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— Women voters in Ohio have a message for the presidential candidates: Tell us more about your plans for Social Security. A lot more. And I would add one more point: Political leaders should act now to update the program. It’s time to stop kicking the Social Security can down the road. Those are some highlights from a new AARP survey in Ohio of likely women voters age 50 and up. A few more: • 73% want the next president and …

Sisters Jackie and Mary Jo Presserly say they would have to give up their car if their Social Security benefits are cut.

— Battleground state women voters want action RICHMOND _ Eighty-one years after the program was signed into law, a new analysis conducted by AARP shows that 4.5 million Virginia workers who are paying into Social Security today could lose 25 percent of their benefits if the President and Congress don’t act, and women voters want something done about it.   At a forum on Social Security in Chicago today, AARP leaders released results of a new poll of likely battleground state …

A native of coastal Maine, here's Lloyd in his natural element.

— After he’d had a chance to read our first two volunteer profiles, AARP member Lloyd Farnham had let me know that he would be more than happy to be a part of our next piece. I’d suggested meeting in our Field Office or over coffee at a nearby café, but he was quite adamant about wanting to have the interview in his home. All seemed innocent at first. But as I walked through the front door of his Concord home, …

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— Boise, ID — New analysis conducted by AARP shows that 806,000 Idaho workers who are paying into Social Security today stand to lose 25 percent of their benefits if the President and Congress don’t act. While the revenue shortfall faced by the Social Security system that could result in cuts is not imminent, in June, the Social Security Trustees reported that the trust fund would run dry in 2034. After that time, across-the-board cuts of nearly 25 percent would take …

Aww shucks, Tim. You’re making us blush.

— While lesser campaigns might be tuckered out after our breakneck week covering The Donald, Take A Stand New Hampshire proved once again that we New Englanders are as sturdy as Robert Frost’s backyard fence. We hit the ground running on Monday with a sweet ice cream social at Arnie’s Place in Concord. On Tuesday, we took a trip up to the AARP NH State Office to lend a hand with an interactive Tele-Town Hall featuring our esteemed Governor Maggie Hassan. …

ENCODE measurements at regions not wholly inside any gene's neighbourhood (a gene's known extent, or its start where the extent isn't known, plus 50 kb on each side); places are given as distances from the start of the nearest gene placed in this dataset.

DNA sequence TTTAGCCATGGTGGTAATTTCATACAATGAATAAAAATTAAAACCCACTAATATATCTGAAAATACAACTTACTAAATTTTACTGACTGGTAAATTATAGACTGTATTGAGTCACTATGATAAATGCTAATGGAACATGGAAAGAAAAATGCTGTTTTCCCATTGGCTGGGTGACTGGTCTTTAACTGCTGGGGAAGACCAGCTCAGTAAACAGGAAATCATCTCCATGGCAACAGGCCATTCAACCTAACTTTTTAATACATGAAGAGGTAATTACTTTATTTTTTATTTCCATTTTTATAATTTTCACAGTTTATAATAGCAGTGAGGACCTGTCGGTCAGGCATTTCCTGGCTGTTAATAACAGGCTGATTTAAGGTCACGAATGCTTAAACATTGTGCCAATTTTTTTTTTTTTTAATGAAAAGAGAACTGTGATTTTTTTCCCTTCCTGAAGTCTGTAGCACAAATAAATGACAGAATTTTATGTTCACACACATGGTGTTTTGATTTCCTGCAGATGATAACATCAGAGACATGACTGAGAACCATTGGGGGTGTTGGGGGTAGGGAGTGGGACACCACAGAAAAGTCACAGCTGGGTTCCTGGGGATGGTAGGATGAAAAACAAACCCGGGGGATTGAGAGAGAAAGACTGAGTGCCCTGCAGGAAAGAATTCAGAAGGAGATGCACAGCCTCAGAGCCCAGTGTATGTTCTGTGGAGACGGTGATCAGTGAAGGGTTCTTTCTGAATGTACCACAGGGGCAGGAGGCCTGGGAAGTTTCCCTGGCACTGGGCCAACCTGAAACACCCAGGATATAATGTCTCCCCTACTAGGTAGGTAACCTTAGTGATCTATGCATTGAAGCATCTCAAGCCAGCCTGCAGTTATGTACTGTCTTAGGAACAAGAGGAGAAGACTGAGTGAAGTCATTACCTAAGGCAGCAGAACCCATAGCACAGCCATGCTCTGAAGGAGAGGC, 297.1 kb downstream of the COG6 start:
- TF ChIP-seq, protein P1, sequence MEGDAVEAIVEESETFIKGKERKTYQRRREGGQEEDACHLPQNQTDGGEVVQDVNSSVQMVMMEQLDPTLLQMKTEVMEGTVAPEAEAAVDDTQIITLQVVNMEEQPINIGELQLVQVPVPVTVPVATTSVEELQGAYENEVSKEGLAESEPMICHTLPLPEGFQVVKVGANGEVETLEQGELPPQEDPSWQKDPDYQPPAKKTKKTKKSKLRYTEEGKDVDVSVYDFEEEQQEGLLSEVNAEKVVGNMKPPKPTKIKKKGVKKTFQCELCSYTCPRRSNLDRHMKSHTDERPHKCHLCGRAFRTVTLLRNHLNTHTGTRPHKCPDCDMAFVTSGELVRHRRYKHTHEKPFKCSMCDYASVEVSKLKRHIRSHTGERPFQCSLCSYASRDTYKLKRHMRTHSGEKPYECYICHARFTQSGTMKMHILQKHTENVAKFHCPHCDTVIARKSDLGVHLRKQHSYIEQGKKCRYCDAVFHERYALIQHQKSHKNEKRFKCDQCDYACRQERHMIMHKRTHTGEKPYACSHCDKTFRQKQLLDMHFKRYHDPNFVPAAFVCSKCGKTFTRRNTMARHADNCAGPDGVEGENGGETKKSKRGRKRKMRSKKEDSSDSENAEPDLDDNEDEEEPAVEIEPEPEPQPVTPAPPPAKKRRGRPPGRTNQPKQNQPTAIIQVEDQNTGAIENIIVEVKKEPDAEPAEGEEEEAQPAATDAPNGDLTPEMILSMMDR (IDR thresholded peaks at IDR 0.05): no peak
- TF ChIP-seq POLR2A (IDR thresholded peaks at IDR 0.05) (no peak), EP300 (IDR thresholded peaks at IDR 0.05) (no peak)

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— Program Vital to Virginians’ Financial Security Because Social Security is critical to Virginians’ financial security, AARP Virginia will participate in the Second Annual Senior Safety Day at First Baptist Church of Richmond from 9 a.m. to 4 p.m. on Wednesday, Aug. 17.   More than 300 people—the maximum capacity—are registered to attend the event, which is presented by the Senior Center of Greater Richmond, the Office of the Attorney General Mark Herring and the First Baptist Church of Richmond. The …

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— Join AARP for its Take A Stand tour. AARP will visit Fruita, Aurora, Fort Collins, Colorado Springs and Pueblo this year and you are invited to attend at a location near you to discuss state and federal legislative priorities with AARP Colorado staff and volunteers throughout the month of September. Why Take A Stand? If our leaders don’t act, future retirees could lose up to $10,000 a year in Social Security benefits. Doing nothing is not an option. That’s why AARP …

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— Social Security Turns 81 Today; If It’s Not Updated, New Yorkers Could Face Tough Choices on What to do Without NEW YORK, N.Y. — New analysis conducted by AARP shows that 10.4 million workers across New York who are paying into Social Security today stand to lose 25 percent of their benefits if the President and Congress don’t act. While the revenue shortfall faced by the Social Security system that could result in these cuts is not imminent, in June, …

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— New analysis conducted by AARP shows that 1.1 million Nebraska workers who are paying into Social Security today stand to lose 25 percent of their benefits if the President and Congress don’t act. While the revenue shortfall faced by the Social Security system that could result in cuts is not imminent, in June, the Social Security Trustees reported that the trust fund would run dry in 2034. After that time, across-the-board cuts of nearly 25 percent would take effect if …

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— New analysis conducted by AARP shows that 784,000 Granite State workers who are paying into Social Security today stand to lose 25 percent of their benefits if the President and Congress don’t act. While the revenue shortfall faced by the Social Security system that could result in cuts is not imminent, the Social Security Trustees reported in June that across-the-board cuts of nearly 25 percent would take effect in 2034 if no action is taken. “Doing nothing is not an …